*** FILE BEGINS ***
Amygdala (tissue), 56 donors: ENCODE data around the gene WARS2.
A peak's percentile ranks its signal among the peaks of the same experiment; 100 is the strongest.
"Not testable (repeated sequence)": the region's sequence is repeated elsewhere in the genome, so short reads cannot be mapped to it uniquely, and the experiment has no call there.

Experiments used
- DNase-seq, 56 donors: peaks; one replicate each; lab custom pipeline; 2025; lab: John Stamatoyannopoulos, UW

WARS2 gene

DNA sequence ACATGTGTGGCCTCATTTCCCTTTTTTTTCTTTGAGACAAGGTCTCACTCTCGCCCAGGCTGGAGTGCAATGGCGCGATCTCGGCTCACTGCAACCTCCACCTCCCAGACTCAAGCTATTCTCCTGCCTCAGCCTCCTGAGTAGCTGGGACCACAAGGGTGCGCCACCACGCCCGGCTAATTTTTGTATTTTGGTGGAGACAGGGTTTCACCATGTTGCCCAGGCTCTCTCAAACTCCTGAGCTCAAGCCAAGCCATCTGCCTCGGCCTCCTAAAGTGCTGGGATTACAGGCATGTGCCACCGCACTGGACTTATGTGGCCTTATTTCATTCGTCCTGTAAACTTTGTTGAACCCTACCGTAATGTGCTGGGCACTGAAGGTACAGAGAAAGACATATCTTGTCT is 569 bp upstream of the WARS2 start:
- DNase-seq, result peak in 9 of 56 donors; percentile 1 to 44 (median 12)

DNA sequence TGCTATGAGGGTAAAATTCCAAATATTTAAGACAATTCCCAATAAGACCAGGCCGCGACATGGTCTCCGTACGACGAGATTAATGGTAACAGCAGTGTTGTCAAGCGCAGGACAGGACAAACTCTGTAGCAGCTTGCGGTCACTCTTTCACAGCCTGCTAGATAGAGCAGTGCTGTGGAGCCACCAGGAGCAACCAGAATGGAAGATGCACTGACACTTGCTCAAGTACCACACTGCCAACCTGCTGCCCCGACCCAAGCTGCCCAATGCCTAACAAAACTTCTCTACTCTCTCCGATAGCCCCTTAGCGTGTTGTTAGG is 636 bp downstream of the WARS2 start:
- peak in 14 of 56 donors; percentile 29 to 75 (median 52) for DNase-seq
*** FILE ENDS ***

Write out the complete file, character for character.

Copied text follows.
Amygdala (tissue), 56 donors: ENCODE data around the gene WARS2.
A peak's percentile ranks its signal among the peaks of the same experiment; 100 is the strongest.
"Not testable (repeated sequence)": the region's sequence is repeated elsewhere in the genome, so short reads cannot be mapped to it uniquely, and the experiment has no call there.

Experiments used
- DNase-seq, 56 donors: peaks; one replicate each; lab custom pipeline; 2025; lab: John Stamatoyannopoulos, UW

WARS2 gene

DNA sequence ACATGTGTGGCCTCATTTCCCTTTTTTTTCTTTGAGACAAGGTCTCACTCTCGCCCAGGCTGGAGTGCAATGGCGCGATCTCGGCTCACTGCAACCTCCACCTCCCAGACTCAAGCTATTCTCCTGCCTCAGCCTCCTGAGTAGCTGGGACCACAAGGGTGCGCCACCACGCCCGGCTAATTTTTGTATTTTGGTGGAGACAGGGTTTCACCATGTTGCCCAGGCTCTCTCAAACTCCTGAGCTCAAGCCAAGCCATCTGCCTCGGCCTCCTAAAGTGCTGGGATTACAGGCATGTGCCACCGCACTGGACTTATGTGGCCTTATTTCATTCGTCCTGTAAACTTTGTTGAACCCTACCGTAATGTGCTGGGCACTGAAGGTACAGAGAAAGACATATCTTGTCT is 569 bp upstream of the WARS2 start:
- DNase-seq, result peak in 9 of 56 donors; percentile 1 to 44 (median 12)

DNA sequence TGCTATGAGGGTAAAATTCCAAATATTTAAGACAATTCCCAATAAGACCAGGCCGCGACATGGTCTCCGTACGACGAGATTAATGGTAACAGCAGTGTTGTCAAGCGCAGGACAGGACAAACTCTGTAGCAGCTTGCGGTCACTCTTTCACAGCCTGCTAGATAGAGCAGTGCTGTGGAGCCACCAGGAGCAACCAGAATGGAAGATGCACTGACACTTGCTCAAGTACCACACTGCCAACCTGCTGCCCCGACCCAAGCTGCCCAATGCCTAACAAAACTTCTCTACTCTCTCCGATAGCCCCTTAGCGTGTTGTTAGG is 636 bp downstream of the WARS2 start:
- peak in 14 of 56 donors; percentile 29 to 75 (median 52) for DNase-seq